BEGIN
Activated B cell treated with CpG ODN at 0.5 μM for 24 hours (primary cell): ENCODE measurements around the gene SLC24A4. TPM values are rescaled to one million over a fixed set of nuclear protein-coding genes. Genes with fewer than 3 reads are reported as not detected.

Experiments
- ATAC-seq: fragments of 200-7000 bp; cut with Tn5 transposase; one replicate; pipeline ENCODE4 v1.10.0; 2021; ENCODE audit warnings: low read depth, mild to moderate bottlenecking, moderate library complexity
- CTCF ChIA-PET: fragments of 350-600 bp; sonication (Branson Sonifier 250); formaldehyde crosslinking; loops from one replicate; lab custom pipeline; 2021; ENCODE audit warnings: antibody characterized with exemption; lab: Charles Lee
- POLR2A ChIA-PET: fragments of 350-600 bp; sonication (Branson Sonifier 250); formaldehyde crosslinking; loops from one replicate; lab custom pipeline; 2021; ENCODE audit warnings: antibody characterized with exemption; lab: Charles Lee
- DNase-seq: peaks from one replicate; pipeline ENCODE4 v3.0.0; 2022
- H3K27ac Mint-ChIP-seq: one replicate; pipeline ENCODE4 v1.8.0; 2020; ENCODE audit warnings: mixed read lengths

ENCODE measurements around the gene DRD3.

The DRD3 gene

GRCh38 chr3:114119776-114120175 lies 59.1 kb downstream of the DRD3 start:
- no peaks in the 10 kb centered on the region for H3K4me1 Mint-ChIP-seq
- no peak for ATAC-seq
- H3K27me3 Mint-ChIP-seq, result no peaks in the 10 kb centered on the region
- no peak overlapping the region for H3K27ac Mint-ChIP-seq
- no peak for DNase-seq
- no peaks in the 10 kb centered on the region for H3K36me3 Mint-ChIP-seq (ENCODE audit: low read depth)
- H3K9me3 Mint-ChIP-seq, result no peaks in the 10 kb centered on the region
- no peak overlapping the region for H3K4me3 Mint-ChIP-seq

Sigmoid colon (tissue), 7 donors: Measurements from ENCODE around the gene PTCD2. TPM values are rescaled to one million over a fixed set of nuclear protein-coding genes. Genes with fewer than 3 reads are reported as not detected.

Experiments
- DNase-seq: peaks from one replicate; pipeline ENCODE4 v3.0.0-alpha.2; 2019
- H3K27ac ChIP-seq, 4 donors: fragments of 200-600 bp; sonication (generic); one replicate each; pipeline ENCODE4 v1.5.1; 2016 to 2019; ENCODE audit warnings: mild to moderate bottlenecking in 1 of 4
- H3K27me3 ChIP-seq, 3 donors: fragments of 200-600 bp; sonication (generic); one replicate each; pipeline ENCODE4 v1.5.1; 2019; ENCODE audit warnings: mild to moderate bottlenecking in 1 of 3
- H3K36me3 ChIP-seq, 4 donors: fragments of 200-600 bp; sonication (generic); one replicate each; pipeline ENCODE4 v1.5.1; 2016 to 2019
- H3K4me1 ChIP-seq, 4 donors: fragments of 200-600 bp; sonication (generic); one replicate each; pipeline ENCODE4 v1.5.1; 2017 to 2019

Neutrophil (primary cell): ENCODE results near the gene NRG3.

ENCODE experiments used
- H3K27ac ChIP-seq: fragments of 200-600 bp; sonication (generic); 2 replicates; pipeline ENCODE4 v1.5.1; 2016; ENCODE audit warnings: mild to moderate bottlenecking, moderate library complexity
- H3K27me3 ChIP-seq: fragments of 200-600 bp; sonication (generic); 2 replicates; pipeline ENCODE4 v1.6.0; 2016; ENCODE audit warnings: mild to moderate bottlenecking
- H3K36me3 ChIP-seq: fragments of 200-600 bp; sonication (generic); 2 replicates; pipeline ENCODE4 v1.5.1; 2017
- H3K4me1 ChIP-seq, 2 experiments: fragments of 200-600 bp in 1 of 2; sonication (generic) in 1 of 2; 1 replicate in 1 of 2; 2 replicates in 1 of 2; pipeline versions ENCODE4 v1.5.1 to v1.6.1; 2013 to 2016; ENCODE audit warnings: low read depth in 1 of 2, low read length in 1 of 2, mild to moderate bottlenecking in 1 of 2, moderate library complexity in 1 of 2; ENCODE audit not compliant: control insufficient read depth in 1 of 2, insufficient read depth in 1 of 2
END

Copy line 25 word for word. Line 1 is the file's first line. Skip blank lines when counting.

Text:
- H3K4me1 ChIP-seq, 4 donors: fragments of 200-600 bp; sonication (generic); one replicate each; pipeline ENCODE4 v1.5.1; 2017 to 2019